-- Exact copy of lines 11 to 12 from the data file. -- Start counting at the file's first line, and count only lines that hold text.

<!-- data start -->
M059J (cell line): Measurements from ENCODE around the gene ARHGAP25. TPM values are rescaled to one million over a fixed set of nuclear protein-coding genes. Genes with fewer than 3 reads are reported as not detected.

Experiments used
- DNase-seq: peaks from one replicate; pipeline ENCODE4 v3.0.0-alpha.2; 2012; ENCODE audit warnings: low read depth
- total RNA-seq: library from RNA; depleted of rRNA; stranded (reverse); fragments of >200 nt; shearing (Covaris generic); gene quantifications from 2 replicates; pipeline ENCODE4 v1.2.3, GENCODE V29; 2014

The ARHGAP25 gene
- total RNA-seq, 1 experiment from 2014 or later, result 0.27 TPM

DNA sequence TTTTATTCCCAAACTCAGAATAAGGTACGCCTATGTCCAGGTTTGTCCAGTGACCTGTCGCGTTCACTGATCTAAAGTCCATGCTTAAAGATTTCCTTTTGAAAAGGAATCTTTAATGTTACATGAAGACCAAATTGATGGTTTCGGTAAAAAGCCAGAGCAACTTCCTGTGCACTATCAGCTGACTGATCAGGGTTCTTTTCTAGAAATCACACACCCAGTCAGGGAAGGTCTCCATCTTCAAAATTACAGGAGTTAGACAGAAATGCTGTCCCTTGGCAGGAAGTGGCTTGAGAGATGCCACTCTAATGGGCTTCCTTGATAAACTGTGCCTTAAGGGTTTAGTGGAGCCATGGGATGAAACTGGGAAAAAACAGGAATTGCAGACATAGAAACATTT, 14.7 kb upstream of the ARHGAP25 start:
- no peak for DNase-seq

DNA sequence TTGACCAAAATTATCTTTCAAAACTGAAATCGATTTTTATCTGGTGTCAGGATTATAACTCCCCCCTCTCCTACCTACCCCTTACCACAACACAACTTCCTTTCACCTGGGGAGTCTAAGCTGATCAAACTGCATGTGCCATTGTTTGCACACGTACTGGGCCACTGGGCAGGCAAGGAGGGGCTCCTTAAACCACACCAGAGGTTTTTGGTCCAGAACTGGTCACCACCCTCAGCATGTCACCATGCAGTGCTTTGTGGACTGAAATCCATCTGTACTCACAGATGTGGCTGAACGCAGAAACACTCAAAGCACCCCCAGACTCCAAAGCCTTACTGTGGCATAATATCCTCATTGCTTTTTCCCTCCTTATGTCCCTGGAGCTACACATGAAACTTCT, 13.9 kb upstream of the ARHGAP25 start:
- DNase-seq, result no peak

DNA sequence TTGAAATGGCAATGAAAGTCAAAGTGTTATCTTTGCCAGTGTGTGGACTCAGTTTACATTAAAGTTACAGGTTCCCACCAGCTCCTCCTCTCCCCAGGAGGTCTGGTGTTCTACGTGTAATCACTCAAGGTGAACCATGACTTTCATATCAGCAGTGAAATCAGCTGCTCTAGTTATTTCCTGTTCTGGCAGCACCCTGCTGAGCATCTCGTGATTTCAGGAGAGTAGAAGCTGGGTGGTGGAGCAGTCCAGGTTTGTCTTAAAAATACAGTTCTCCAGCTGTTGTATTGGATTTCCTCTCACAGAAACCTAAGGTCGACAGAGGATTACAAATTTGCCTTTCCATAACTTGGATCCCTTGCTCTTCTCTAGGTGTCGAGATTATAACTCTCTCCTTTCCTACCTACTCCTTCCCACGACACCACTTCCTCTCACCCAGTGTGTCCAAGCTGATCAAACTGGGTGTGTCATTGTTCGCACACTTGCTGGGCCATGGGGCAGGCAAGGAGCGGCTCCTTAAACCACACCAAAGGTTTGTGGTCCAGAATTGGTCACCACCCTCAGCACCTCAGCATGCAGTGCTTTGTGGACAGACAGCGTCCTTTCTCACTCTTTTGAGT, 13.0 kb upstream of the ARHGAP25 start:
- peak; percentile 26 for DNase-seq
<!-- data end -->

DNA sequence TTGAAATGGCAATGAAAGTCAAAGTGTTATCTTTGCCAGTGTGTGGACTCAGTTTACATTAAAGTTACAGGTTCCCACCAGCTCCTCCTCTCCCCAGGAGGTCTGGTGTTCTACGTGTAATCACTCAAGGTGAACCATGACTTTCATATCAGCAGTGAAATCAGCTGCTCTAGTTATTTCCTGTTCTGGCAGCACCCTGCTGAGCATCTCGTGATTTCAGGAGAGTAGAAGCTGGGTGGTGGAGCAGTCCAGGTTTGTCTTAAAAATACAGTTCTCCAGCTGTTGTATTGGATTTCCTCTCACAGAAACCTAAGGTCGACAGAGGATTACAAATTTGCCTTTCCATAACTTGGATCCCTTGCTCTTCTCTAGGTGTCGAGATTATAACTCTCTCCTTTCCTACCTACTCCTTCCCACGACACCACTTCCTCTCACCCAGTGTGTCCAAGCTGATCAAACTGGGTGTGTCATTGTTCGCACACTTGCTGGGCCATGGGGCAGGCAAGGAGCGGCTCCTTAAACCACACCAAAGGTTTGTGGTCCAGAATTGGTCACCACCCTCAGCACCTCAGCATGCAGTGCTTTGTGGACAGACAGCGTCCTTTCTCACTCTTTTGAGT, 13.0 kb upstream of the ARHGAP25 start:
- peak; percentile 26 for DNase-seq